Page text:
A judge from the NWT. Ordered authorities to return a Mercedes sport utility vehicle that was seized after a major drug case in Yellowknife five years ago.
Justice Andrew Mahar issued the order to the Supreme Court of the Northwest Territories on Tuesday, dismissing the Crown’s argument that Mercedes ML500 owner Norman Hache transferred ownership to his mother after it was seized to avoid having to confiscate it.
In 2017, Hache was sentenced to five years in prison for running a drug trafficking ring that, at its peak, sold 250 grams per day of crack and powdered cocaine in Yellowknife and communities in the South region. Slavic. Some of his drug trafficking was carried out through a company known as Jerrie’s Delivery Services.
The Mercedes was Hache’s daily vehicle for the three months leading up to his arrest and charge. After taking into account the time he had already served before being sentenced, he had three years of sentence left. Hache was granted full parole in 2018 and now lives in British Columbia. He was listening to Tuesday’s court proceedings over the phone.
“Can I say something at any time?” he asked for arguments towards the end.
“No, you don’t,” Mahar replied.
It was Hache’s mother, local social activist Arlene Hache, who asked the court to recover the vehicle. She said she agreed to organize the purchase and financing, with the understanding that her son would insure it and make the payments.
3 different invoices for the vehicle
Arlene Hache said that despite their agreement, her son never made a single payment. She said she had made the payments since obtaining a loan of $ 35,573 to purchase the vehicle on January 25, 2016. Hache said she continued to make payments over the five years that the vehicle was impounded and recently completed reimbursement.
Prosecutor Duane Praught noted that ownership of the vehicle had transferred from Norman Hache to Arlene Hache 10 months after her arrest and the seizure of the vehicle. Praught presented three Yk Motors invoices for the vehicle, one showing Arlene Hache as the buyer, the other showing Norman Hache as the buyer, and the other showing them both as buyers.
Arlene Hache said after purchasing the vehicle she asked the dealership if he could provide documents for her son to insure the vehicle as she feared that she would be penalized if he was caught driving intoxicated or having to pay the parking tickets he has accumulated.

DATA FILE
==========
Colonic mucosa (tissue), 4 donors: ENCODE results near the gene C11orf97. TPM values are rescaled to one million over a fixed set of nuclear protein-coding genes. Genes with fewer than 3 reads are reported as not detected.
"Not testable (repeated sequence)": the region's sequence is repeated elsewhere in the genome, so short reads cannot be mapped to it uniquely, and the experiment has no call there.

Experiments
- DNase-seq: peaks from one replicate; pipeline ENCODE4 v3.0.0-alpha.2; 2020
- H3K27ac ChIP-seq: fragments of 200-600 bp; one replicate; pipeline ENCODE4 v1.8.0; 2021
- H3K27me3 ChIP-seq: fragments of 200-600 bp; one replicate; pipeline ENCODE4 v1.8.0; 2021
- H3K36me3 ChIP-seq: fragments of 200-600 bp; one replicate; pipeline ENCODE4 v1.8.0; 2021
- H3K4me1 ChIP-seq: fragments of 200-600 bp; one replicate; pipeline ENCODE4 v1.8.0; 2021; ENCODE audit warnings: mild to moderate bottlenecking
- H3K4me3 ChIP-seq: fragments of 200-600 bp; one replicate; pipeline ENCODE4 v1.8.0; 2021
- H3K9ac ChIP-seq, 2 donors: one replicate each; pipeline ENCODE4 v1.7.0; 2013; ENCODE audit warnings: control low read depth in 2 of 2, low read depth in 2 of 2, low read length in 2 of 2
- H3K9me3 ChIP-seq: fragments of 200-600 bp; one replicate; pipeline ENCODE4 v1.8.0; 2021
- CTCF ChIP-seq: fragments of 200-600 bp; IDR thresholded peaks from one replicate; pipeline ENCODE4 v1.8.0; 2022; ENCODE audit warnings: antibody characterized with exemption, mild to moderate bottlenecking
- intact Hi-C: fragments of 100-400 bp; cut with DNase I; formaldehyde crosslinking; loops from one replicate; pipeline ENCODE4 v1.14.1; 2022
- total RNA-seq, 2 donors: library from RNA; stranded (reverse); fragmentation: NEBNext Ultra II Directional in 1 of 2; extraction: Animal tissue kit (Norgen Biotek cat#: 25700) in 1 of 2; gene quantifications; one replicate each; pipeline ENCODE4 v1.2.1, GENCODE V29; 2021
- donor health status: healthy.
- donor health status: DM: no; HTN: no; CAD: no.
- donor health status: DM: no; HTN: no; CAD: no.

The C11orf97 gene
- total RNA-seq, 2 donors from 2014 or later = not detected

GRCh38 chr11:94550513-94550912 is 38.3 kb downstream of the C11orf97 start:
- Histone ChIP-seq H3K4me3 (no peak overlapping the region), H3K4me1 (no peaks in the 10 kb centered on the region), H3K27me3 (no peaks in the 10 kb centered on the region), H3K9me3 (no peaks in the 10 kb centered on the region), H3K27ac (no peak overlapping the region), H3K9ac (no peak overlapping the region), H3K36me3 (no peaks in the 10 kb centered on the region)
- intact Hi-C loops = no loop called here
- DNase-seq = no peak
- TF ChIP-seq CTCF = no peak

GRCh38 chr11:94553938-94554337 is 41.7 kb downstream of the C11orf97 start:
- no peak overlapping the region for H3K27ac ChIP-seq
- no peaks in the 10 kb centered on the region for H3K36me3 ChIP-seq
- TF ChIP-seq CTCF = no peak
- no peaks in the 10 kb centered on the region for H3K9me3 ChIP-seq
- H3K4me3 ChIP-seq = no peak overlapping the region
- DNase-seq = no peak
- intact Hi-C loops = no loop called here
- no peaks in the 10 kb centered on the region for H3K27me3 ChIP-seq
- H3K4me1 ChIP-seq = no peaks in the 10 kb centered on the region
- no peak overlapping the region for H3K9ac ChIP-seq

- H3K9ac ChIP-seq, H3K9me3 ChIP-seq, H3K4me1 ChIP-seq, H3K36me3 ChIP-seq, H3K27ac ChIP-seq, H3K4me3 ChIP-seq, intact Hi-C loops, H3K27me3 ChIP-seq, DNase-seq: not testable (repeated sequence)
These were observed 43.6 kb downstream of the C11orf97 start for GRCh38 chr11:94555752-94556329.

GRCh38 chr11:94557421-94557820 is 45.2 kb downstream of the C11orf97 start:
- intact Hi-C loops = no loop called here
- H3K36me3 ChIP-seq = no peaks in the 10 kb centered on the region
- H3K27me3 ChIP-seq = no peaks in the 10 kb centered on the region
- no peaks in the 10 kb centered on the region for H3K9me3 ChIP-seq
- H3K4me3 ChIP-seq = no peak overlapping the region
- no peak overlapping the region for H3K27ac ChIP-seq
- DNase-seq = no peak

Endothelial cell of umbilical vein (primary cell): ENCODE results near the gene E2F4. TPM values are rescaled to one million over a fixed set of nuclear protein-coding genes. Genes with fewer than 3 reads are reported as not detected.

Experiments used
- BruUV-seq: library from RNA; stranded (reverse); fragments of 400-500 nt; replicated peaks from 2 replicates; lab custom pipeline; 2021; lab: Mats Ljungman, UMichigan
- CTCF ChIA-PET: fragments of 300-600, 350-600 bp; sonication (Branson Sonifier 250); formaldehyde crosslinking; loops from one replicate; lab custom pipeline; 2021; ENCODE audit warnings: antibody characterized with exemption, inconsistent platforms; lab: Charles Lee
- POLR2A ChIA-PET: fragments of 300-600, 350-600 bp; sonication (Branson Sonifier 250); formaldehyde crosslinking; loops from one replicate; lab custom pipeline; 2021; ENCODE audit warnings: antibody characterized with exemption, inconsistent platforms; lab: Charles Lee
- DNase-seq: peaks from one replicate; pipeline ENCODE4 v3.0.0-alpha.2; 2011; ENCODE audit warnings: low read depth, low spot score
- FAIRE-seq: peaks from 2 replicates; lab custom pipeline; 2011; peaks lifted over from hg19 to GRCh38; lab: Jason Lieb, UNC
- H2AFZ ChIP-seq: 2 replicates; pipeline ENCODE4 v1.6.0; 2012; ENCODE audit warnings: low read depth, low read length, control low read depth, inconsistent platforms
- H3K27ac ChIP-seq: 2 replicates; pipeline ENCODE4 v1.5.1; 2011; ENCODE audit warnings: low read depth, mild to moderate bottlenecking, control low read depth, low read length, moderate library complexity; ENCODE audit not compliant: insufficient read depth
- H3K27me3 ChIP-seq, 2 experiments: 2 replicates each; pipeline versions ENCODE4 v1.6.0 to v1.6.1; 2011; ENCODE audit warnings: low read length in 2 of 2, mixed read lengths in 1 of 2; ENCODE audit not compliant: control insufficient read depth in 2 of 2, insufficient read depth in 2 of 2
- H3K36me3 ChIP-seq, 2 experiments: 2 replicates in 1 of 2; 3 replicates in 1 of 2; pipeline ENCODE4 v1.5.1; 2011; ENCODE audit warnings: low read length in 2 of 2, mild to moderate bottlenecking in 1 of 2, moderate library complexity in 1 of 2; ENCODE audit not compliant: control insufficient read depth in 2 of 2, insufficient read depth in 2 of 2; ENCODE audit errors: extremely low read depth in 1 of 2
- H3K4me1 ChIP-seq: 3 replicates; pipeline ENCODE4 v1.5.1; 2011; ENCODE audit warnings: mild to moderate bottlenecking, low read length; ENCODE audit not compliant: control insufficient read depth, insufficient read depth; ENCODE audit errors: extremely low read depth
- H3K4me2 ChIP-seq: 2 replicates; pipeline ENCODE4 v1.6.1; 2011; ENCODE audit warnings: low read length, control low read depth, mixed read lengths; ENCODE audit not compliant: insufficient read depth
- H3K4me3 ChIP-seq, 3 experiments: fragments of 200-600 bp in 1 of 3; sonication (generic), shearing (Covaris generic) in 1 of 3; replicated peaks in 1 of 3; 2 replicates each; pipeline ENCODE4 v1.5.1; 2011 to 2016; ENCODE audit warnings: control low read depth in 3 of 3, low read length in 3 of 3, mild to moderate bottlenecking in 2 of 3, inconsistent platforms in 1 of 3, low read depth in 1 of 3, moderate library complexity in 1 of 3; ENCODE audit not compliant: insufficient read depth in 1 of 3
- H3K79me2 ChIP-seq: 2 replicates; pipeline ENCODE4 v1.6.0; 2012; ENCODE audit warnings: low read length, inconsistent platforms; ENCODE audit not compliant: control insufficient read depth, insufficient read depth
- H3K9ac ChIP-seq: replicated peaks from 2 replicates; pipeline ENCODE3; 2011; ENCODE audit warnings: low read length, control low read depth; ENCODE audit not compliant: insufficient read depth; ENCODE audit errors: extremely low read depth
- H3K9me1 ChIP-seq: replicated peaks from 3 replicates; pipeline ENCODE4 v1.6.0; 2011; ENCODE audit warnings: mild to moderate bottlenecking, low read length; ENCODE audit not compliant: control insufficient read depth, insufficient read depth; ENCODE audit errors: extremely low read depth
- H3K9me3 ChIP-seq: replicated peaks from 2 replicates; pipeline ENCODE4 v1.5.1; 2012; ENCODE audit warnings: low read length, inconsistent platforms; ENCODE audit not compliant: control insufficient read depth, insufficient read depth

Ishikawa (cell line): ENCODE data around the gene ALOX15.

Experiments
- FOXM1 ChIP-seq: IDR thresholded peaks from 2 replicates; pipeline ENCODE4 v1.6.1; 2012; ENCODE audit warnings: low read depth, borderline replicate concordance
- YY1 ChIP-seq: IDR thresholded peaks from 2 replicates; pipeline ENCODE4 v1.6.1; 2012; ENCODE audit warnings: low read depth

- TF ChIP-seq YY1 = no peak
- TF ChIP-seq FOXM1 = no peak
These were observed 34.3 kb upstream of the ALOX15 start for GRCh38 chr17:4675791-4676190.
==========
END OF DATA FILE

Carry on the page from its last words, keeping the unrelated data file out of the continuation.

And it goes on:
Hache said she also partnered with her son in Jerrie’s delivery services, each paying $ 5,000 to buy the business. But Hache said she only did it to help him. She said she kept the books of the business, but had no hand in its daily operations. The Axes sold the company to rival Todd Dube in the months leading up to Dube’s indictment.
Prosecutor Duane Praught suggested that Arlene Hache knew her son was using their business as a front for drug trafficking.
Praught released tapes of three phone conversations between mother and son that police made as part of their drug investigation. In one, Norman Hache tells his mother that he heard that the police had broken down the door to Todd Dube’s home and arrested him and his sister, who was helping Dube with his drug trade. Praught said it was interesting that Arlene Hache did not ask why the police raided Dube’s home.
“I’m going to suggest that you didn’t ask anything about it because you know exactly why they were arrested,” Praught said.
“You can suggest it,” replied Arlene Hache. “I say no.”
Outside the courthouse, Arlene Hache said after hearing that Dube and her sister had been arrested, she immediately thought their new business was going to ‘go to the bathroom’.
“To be in the company I worked at for a long time, you have to be fairly non-judgmental,” she said. (Hache ran a women’s shelter in Yellowknife for many years.) “I wasn’t totally without judgment, but I didn’t know … it could have been spousal assault, it could have been assault, that could have been a bunch of things. “
In his ruling, Judge Mahar said he found Arlene Hache “a credible and reliable witness”, who paid around $ 41,000 for a vehicle she had never owned.
“We are talking about an expensive vehicle that was virtually unpaid at the time it was seized,” Mahar said. He said allowing authorities to take him after Arlene Hache paid him, “would result in grave injustice to Ms. Hache.”